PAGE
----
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All About The Powder-Based 3D Printing Technology

Each has its unique differences.

  • Laser Sintering

Laser Sintering is perfect for materials like Polyamide, Alumide, Aluminum, and Titanium. The printer’s interior is heated until it almost reaches the melting point of your chosen powder, which is then spread out in a fine layer. You can check out here some 3D model projects that are done by different techniques.

A laser beam raises the temperature of the areas that need to be sintered together above the melting point, fusing them together to create your design!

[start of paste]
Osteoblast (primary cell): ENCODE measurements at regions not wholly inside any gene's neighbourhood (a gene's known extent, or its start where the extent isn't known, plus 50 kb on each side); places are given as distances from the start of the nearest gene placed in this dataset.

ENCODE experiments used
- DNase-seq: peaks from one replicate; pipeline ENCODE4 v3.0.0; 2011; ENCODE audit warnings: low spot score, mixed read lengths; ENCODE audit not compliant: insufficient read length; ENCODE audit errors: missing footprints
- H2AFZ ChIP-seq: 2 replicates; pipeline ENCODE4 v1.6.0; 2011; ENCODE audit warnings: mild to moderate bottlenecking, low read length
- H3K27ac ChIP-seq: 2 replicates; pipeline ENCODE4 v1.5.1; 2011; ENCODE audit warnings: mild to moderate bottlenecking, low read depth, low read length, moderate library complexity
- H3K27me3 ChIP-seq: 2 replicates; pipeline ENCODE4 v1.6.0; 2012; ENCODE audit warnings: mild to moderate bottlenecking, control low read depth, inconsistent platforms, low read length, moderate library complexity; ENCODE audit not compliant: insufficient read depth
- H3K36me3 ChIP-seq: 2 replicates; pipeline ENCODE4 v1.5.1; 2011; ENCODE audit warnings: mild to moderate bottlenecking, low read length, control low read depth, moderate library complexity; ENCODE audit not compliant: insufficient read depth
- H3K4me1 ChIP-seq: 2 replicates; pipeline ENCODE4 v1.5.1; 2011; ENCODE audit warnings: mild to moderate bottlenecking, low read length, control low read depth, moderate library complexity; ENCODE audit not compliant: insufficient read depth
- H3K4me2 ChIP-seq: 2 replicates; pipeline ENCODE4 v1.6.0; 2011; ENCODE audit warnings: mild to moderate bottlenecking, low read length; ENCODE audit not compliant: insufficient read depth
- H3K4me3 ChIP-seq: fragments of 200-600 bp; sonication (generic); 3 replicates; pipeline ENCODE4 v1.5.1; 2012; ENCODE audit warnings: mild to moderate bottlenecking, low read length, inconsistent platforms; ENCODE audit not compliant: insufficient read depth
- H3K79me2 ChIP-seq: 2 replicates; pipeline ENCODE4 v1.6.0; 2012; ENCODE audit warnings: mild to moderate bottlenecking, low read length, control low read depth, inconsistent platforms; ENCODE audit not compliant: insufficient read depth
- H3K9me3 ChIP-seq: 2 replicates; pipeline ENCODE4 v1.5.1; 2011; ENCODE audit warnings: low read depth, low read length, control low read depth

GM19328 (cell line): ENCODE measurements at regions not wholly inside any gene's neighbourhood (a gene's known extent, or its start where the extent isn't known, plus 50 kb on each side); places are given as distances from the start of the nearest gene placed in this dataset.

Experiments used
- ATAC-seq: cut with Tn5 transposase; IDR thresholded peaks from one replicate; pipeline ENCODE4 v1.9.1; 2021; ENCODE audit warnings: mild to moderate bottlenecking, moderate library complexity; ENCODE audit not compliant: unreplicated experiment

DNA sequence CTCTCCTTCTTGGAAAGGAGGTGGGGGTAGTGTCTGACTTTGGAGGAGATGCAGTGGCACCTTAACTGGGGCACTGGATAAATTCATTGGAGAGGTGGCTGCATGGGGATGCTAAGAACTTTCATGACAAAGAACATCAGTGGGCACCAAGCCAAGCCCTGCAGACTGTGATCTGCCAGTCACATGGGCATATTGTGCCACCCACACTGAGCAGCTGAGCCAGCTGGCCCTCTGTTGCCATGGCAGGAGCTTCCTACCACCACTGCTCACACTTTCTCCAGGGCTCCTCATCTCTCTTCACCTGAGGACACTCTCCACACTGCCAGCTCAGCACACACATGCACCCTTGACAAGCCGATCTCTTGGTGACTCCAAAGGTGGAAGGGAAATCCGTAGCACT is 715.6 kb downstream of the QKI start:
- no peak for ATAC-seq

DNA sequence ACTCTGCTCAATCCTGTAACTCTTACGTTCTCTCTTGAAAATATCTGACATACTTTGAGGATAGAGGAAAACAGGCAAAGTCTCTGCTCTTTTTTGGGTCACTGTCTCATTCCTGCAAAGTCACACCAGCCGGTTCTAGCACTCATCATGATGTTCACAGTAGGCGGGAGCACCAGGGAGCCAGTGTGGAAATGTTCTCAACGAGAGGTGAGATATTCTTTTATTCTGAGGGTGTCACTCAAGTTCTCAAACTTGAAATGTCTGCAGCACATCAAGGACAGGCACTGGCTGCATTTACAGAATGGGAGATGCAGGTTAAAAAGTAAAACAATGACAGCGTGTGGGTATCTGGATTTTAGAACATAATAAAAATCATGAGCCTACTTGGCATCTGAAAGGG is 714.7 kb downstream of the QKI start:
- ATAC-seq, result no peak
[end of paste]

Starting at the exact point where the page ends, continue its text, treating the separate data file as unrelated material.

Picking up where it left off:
• Powder- and binder-based 3D printing

Materials like Steel and High-Detail Stainless Steel also rely on powder but are transformed using a technique that differs slightly from Laser Sintering. A thin layer of powder is rolled out on a platform before a binding agent is placed at specific points, printing a thin layer of your model that can bind to subsequent layers. 

It’s worth noting that this technique requires post-processing: Steel and High-Detail Stainless Steel are placed in an oven to fuse, while Steel models are also infused with Bronze for extra strength.

  • Multi Jet Fusion (MJF)

Like the previous technology, MJF is powder-based but does not use lasers. The powder bed is heated before a fusing agent is jetted onto the particles that need to be fused together, and a detailing agent is jetted around the contours to improve part resolution. While lamps pass over the powder bed’s surface, the jetted material captures the heat and helps distribute it evenly.